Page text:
The Good Old Days
I often hear about the good old days when everyone in the land had a pension that lasted a lifetime. These good old days come up when people complain about 401(k) plans and how they have failed America. However, were the good old days really that good? I don’t profess to have all the answers, but this memory of the good old days seems to be a bit hazy at best.
First of all, only about half of American workers were covered by pensions. This is hardly comforting to the other half that did not have a pension. And on top of that, just how secure are those old pensions? The answer right now is a big shakier than many remember. Those old pensions are still the same pensions we are living with today.
The reality is many of those pensions are significantly underfunded. The problem of under-funding is present in public and private pension systems. And the scary thing is the PBGC, which is the safety net behind pensions is also running out of money.
In the first segment of the program, I cover the current health of the pension system in the United States. Don’t worry, it can be fixed, but it is going to take a lot of effort and sacrifice.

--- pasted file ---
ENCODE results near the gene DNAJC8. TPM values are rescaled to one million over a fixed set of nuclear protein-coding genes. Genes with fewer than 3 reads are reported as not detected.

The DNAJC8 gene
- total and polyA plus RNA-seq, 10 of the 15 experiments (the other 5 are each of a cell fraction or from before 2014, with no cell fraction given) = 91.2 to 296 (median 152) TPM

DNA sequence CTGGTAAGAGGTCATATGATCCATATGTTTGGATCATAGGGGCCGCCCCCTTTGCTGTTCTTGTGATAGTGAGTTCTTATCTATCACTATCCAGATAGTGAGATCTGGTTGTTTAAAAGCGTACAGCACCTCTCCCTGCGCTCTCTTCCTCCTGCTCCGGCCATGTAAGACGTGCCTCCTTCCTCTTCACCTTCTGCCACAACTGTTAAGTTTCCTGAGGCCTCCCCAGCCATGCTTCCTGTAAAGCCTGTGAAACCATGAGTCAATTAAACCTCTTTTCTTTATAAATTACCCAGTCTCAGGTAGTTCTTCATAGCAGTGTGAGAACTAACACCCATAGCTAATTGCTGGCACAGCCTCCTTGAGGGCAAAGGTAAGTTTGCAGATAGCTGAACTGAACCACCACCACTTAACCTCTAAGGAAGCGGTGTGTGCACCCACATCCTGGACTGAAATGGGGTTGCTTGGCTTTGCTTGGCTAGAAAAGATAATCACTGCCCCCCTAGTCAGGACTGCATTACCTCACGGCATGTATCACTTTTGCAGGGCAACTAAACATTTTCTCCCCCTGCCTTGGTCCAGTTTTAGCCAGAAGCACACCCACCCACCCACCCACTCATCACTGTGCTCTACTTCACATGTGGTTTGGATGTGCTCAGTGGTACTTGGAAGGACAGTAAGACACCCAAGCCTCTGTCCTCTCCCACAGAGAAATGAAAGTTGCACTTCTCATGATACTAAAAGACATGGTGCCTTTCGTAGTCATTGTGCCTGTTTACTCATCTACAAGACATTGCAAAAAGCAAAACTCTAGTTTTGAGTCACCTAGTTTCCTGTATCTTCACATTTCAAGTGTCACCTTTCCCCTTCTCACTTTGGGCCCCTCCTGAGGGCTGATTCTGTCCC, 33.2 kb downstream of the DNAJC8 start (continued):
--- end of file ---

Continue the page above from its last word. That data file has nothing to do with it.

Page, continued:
In segment two, I cover the exciting topic of the fine print. Investment disclosures are something that everyone struggles with. There have been many attempts at trying to develop more effective and simpler disclosures but it does not seem to matter. For whatever reason, disclosures appear to contain some kind of fatal dose of Kryptonite that renders investors oblivious to the risks involved. Unfortunately, I don’t have any simple answer to fix this problem. Caveat emptor still reigns supreme when it comes to purchasing investments.
In segment three, I respond to an excellent question from podcast listener Randy. He had a great question about when is it appropriate to invest in a stable value fund. Most listeners know, I am not a fan of stable value funds, but sometimes you don’t have much choice.
Finally, in segment four, in the remaining time I have, I cover some of the issues or problems that I see with stable value funds. The perceived safety and guarantee of stable value funds make them very attractive to retirement plan participants. It is my opinion that most people would do better if they did not commit their savings to these high cost, low return vehicles.
It was the dreaded spring-forward Daylight Savings Time weekend… so I know many of you may have missed the broadcast. That’s why we have this podcast. I hope you enjoy the program – Gary
If you have a question for Gary or would like to chat with him, the best way is to contact him through email. Gary’s Email firstname.lastname@example.org.
If you are not the emailing type, you can always try to reach him via telephone at 916.436.8331.